Why Queen’s University students are loving the cost of living

The Student Living Index 2015 survey asked nearly 2,500 students what they spend their hard-scrimped cash on and it’s official – Belfast is the least expensive city for students in the whole of the UK, beating Southampton, Nottingham, Edinburgh and Manchester. And here’s why.


Student accommodation

Students here only spend around £46 per week on rent. If you were a student at Oxford, you’d be tearfully slapping £112 a week into your landlord’s hand, leaving you with no money to do anything except swot up for your inevitable appearance on University Challenge.



One of the ways in which the government works out inflation is to see how much a basket of shopping costs.

If they only looked at Belfast, cars would still cost sixpence and a holiday to Australia three groats: students here only spend £16 per week on shopping for essentials compared with almost £30 in Dundee.

The survey doesn’t make it clear why there’s this leap in price for our Scottish cousins – suppose those thermal longjohns aren’t cheap.



The cheapest form of transport is that one where you put one foot in front of the other for a sustained period until you reach your destination – known as ‘walking’. It’s not too popular with students but we’re obliged to mention it since it’s the best way to get around Queen’s.

If you prefer to let a machine transport you instead, it’s still not too expensive. Translink is the provider of all public transport (bus and train) in Northern Ireland, and they provide a discount card, YLink, which gives students a third off the price of their travel.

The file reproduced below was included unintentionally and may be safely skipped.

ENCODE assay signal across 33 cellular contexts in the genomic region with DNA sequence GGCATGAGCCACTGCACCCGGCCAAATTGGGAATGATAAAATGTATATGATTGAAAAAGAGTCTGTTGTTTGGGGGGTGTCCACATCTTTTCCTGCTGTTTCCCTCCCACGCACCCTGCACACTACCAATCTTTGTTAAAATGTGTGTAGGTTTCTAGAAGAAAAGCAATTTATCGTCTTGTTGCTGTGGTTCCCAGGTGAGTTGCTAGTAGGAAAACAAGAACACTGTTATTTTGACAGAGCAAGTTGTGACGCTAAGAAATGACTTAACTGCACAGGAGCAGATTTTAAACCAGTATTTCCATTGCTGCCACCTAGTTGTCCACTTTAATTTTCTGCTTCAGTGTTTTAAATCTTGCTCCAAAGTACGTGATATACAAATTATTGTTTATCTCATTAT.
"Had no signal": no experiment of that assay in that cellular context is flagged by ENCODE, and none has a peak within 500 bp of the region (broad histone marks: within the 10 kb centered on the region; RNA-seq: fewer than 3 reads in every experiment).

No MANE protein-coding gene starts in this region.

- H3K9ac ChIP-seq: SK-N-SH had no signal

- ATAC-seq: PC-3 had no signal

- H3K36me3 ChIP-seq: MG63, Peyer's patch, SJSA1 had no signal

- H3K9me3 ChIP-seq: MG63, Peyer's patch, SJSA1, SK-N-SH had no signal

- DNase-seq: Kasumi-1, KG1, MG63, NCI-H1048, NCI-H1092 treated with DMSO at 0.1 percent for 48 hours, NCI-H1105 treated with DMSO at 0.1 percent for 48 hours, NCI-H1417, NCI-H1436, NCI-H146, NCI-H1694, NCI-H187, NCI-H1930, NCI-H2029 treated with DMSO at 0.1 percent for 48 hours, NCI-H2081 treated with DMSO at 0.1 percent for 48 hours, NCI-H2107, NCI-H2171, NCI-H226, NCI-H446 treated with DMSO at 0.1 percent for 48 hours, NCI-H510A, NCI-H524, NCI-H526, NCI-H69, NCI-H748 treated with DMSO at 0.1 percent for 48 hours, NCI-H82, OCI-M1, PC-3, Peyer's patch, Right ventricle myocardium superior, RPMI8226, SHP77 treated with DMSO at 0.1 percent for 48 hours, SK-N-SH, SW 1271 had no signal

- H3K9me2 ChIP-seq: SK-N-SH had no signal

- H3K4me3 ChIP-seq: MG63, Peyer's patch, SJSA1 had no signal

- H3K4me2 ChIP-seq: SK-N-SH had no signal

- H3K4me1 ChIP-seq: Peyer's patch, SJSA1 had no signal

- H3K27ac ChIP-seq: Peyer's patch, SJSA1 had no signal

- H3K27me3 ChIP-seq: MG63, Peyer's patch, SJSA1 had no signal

Ladies hockey

The survey also looked at how much sporting and socialising costs. We’d feel a bit silly if we didn’t point you in the direction of our wonderful Physical Education Centre, where students get the best rates, starting at £112.50 for nine months’ off-peak membership, and sporting facilities making Queen’s ”one of the premier sporting universities in Ireland and the UK” (Guardian University Guide 2015).

We also have over 30 sporting societies to cater for all interests, from skydiving to surfing clubs.

You can join up now if you’d like, here.



This is where we really come into our own. The Students’ Union has no less than five spaces for having a drink and a dance, or a bite and a blether*, whichever takes your fancy. The Mandela Hall situated inside, is a world class music and entertainment venue.

(*a chat)

Many of the bars and restaurants around Queen’s are also more than happy to welcome students inside and run regular special offers and promotions.

This should help to avoid the “black hole in your wallet” syndrome you may often experience the next morning.

We said above that there are over 30 sporting societies – but there are six times as many non-sporting ones. Whatever you’re into, you’ll find an outlet for it at Queen’s…

DISCLAIMER: erwithin reason, of course.

Find out more about life in Belfast

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